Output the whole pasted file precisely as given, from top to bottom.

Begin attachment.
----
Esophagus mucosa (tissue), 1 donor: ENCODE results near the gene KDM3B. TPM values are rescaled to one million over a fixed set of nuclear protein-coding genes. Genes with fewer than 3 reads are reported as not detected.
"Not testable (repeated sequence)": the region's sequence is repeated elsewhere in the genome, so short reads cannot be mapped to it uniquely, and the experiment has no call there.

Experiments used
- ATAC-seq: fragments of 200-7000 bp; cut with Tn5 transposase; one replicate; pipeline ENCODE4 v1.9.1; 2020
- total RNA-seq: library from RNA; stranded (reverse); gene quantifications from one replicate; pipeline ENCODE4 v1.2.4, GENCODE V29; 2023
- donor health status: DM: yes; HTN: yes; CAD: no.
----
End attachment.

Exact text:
Esophagus mucosa (tissue), 1 donor: ENCODE results near the gene KDM3B. TPM values are rescaled to one million over a fixed set of nuclear protein-coding genes. Genes with fewer than 3 reads are reported as not detected.
"Not testable (repeated sequence)": the region's sequence is repeated elsewhere in the genome, so short reads cannot be mapped to it uniquely, and the experiment has no call there.

Experiments used
- ATAC-seq: fragments of 200-7000 bp; cut with Tn5 transposase; one replicate; pipeline ENCODE4 v1.9.1; 2020
- total RNA-seq: library from RNA; stranded (reverse); gene quantifications from one replicate; pipeline ENCODE4 v1.2.4, GENCODE V29; 2023
- donor health status: DM: yes; HTN: yes; CAD: no.